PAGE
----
Twenty years have passed since North Carolina has done what it will attempt to do on Saturday. That’s how long it has been since the Tar Heels began the season with a victory against an opponent from a major conference.
They began the 1997 season with a victory against Indiana, the first of UNC’s record 11 wins that season. Since then UNC has opened the season against a major-conference opponent nine times – and it has lost every time, including the defeat against Georgia in Atlanta to start the 2016 season.
Now comes Saturday, and the season-opener against California at Kenan Stadium. A victory would end the Tar Heels’ dubious streak of futility in games like this one, and it would provide a foundation for a team that has lost nearly every offensive player of significance from last season.
What to expect out of the Tar Heels on Saturday is anybody’s guess. They will have a new starting quarterback – either Brandon Harris, the graduate transfer from LSU, or Chazz Surratt, a second-year freshman – and relatively unknown players throughout the offense, at every position.
The defense, for once in Larry Fedora’s head coaching tenure, enters the season with fewer questions than the offense. Though perhaps that’s not saying much, either, in the first year under a new defensive coordinator, John Papuchis, who ascended into his position after serving as the team’s linebackers coach the past two seasons.
Meanwhile Fedora, coy as usual when discussing the quarterback situation, said again on Wednesday that he hadn’t decided on a starting quarterback, and he didn’t dismiss the thought, either, of using more than one. Such statements out of Fedora, entering his sixth season as UNC’s head coach, aren’t new.
And yet he has insisted, repeatedly, that there really is no separation between Harris, who gained years of experience at LSU, and Surratt, the former high school All-American who was a cornerstone of UNC’s 2016 recruiting class. Had the competition between them lasted this long because both players have played so well throughout the preseason, or because both have struggled?
“Well, I guess Saturday will determine that, won’t it?” Fedora said, smiling, on Monday. “No, the extension of it has just been because nobody has separated themselves.”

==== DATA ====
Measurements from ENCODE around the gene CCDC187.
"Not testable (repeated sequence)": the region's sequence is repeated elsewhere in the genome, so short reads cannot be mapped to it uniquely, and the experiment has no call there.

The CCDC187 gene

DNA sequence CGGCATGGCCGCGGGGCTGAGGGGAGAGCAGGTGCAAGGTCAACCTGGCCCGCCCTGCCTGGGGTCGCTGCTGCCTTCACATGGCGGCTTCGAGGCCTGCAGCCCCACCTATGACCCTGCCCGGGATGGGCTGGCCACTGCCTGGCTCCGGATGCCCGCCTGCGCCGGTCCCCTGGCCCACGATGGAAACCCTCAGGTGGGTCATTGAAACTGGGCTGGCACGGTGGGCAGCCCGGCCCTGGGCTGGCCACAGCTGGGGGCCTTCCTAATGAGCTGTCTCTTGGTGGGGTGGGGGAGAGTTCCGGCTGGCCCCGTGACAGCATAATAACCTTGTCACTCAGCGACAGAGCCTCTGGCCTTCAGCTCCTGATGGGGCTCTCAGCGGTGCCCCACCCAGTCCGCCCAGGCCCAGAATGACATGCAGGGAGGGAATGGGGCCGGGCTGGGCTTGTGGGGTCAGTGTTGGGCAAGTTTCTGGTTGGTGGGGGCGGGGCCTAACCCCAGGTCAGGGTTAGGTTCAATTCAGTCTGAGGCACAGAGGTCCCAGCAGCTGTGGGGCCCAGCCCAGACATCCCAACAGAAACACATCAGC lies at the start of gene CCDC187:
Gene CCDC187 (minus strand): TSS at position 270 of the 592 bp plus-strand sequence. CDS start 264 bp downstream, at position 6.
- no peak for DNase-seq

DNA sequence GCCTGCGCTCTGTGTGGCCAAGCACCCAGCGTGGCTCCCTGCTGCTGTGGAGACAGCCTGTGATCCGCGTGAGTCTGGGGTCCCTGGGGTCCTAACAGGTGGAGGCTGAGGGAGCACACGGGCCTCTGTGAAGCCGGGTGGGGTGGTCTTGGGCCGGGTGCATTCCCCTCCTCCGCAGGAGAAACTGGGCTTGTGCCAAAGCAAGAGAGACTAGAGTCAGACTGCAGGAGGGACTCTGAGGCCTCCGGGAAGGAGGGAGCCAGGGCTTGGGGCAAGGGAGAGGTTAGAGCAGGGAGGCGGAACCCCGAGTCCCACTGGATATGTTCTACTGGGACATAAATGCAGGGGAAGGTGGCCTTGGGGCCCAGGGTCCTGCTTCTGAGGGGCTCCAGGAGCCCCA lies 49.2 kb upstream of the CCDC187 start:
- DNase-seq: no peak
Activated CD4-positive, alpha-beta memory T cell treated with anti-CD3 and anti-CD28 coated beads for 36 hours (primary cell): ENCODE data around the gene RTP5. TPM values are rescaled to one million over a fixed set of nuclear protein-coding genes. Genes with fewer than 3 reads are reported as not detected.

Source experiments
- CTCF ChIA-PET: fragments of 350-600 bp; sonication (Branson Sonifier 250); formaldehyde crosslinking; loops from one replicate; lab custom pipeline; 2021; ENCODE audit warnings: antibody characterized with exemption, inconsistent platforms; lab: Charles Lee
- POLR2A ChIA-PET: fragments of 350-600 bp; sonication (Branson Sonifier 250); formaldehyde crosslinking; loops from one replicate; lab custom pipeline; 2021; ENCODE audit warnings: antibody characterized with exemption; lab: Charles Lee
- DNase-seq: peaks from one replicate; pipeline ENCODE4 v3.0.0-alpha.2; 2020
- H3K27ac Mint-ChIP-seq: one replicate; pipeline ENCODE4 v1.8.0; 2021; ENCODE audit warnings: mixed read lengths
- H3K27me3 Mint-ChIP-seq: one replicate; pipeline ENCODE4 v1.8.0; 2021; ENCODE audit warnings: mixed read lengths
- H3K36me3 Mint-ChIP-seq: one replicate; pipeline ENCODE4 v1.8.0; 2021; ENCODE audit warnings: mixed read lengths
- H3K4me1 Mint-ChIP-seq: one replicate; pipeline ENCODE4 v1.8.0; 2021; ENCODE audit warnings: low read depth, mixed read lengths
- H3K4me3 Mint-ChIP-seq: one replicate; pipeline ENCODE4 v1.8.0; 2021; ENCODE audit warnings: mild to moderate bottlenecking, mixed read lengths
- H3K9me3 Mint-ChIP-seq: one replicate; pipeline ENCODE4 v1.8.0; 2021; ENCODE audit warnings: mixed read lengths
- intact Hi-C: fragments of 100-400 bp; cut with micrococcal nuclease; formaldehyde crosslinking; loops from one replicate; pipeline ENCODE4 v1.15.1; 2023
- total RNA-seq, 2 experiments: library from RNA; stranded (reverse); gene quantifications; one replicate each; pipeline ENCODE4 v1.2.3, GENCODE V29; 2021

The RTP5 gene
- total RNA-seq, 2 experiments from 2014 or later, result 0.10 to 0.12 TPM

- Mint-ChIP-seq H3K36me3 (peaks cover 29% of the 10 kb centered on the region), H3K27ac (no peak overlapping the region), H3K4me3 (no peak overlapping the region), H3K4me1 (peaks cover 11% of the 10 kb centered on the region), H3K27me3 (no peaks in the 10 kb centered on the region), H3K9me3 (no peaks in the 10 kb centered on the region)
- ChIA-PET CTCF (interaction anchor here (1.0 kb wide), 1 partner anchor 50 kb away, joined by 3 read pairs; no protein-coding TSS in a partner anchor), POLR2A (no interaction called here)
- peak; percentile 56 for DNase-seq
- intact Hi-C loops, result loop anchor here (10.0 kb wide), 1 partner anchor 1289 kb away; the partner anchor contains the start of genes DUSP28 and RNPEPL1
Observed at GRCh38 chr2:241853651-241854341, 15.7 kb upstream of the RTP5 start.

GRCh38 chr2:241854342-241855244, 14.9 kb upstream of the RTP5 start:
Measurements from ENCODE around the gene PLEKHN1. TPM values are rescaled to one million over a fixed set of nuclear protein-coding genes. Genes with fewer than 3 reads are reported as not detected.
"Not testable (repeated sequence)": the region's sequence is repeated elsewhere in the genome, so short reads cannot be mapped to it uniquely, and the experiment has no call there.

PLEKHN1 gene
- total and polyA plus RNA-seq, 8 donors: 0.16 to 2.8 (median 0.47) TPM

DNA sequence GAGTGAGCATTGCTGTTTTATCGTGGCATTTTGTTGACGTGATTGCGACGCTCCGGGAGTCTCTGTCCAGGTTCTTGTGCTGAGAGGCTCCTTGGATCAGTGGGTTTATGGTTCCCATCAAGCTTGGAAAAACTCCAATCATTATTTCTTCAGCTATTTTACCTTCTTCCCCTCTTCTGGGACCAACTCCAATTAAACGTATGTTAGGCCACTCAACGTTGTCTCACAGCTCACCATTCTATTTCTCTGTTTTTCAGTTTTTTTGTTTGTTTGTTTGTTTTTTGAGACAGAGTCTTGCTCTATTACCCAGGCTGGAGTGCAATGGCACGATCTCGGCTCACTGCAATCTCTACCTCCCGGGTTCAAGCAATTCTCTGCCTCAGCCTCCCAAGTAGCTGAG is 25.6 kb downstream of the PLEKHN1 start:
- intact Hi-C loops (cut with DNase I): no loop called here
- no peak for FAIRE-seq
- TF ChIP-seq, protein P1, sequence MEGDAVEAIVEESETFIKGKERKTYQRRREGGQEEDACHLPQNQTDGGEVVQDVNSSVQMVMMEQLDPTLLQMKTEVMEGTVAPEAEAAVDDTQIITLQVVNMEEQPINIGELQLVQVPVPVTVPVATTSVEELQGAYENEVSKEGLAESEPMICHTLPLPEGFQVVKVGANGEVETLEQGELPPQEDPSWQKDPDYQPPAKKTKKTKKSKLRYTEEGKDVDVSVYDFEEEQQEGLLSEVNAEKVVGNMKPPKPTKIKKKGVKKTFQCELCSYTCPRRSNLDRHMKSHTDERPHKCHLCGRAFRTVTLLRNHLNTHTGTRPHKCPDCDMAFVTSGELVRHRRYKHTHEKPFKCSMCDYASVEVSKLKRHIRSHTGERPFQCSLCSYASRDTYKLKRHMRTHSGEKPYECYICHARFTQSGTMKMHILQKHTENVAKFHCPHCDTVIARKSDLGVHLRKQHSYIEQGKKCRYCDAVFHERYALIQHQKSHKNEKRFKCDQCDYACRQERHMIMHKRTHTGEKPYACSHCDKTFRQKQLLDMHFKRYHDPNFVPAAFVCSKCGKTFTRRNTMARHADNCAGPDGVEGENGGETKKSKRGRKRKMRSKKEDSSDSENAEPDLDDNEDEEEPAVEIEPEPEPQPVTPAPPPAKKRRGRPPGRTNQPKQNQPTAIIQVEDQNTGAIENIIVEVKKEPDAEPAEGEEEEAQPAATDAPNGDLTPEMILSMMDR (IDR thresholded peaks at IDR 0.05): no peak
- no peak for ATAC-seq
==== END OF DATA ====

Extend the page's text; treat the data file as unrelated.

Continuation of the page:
The Tar Heels, meanwhile, are seeking some separation of their own. The task ahead of them this season is daunting enough given the personnel losses, and an opening-game defeat would put UNC at serious risk of an 0-2 start, given challenge of a week two game against Louisville.
The road ahead for UNC – there are September games against divisional opponents Duke and Georgia Tech, and an early-October game against Notre Dame – magnifies the importance of the game against Cal. Without an opening-game victory, UNC’s path to bowl eligibility, even, becomes all the more perilous.
Since that long-ago victory against Indiana, though, these are the kinds of games – at the start of a season, against a team from a major conference – that have foiled the Tar Heels again and again. There was the defeat against Virginia to start the 1999 season, and against Florida State in 2003, Georgia Tech in 2005, Rutgers in 2006, LSU in 2010, South Carolina in 2013 and 2015 and Georgia, last season.
This opener doesn’t come with the hype of the recent two against South Carolina, and the one last season against Georgia. All three of those games were nationally-televised on ESPN, and Fedora and his players used all three, to some degree, to promote the idea that those games provided the Tar Heels an opportunity to prove their legitimacy on a national stage.
There has been no such talk leading into this game. For one, it is broadcast on “the ACC Network,” the hodgepodge of local broadcast affiliates that carry the games ESPN rejects. For another, the opponent offers brand-recognition in name only; Cal will enter Kenan Stadium with its own set of concerns, and own questions, after a 5-7 season prompted a head coaching change.
Nonetheless, this opener is as important as any of UNC’s recent season-openers against Georgia or South Carolina. Not so much because of what a victory might mean – though it would represent the end of a long, futile streak – but because of what defeat might portend.